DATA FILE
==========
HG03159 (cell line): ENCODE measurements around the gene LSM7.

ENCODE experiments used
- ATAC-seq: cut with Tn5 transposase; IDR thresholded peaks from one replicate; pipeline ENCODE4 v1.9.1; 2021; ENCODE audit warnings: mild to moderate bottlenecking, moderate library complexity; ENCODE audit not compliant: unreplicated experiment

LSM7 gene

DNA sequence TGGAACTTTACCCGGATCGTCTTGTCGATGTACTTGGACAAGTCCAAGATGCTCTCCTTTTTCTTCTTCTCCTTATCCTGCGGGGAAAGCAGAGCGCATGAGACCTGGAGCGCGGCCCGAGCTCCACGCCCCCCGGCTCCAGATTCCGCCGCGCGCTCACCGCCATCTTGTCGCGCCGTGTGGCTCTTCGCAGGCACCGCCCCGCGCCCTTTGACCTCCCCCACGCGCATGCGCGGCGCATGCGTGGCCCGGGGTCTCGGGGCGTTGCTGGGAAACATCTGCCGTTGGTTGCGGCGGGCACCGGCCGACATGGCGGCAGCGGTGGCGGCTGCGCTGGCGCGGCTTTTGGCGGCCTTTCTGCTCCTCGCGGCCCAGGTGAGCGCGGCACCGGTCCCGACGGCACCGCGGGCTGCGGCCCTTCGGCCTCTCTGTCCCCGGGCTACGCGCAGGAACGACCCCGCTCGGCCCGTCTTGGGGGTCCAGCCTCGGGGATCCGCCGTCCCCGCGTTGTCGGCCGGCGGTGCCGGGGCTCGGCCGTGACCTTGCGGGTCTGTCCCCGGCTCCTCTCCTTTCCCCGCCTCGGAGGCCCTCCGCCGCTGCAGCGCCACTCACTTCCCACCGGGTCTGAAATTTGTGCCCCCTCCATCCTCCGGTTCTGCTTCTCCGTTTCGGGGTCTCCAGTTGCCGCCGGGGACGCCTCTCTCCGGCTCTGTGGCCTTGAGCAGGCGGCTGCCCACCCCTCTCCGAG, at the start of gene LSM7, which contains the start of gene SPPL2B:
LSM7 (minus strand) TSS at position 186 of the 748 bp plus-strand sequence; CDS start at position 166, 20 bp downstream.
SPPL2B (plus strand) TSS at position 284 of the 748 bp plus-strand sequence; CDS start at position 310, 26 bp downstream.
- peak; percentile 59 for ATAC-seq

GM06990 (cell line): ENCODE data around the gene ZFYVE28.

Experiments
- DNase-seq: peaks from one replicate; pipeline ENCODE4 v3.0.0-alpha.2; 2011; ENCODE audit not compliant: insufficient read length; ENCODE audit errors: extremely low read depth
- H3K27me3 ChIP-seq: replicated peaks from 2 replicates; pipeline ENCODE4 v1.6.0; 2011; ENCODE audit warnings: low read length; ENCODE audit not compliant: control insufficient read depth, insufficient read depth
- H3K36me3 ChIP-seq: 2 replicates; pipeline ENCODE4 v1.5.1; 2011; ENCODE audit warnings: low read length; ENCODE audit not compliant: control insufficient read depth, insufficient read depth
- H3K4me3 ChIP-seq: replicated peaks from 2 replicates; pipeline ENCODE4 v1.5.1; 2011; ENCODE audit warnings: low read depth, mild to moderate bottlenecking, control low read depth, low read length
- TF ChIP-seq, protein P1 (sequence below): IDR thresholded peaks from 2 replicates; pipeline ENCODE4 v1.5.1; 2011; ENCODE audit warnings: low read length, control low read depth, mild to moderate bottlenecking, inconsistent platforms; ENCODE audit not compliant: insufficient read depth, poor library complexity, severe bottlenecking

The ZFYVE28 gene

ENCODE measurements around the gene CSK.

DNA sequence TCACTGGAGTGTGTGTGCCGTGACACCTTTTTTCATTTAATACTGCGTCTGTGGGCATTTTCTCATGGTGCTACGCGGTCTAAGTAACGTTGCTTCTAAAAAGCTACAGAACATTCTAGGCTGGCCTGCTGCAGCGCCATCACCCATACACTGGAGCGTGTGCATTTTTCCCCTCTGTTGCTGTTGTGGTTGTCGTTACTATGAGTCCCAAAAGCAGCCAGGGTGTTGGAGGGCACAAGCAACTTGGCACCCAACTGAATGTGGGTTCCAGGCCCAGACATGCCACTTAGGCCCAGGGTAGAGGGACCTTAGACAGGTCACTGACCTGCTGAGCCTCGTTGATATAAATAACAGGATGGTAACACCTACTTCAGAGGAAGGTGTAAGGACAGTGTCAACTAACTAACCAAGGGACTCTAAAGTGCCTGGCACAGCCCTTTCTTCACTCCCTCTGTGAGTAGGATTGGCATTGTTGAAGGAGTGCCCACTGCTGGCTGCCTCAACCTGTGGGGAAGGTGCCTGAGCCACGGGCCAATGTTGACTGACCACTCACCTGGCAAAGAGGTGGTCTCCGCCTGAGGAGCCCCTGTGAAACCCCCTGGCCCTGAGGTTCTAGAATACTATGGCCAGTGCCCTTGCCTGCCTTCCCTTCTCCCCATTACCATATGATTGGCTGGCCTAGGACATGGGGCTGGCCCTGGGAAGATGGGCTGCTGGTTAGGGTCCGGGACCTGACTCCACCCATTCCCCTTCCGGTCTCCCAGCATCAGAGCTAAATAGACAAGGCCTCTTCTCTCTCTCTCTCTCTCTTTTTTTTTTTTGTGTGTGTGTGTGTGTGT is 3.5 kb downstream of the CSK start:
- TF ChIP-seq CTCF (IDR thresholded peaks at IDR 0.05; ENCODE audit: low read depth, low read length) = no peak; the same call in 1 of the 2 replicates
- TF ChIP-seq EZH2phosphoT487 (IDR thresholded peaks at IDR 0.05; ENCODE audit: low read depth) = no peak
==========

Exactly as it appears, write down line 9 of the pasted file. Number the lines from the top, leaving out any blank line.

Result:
GM06990 (cell line): ENCODE data around the gene ZFYVE28.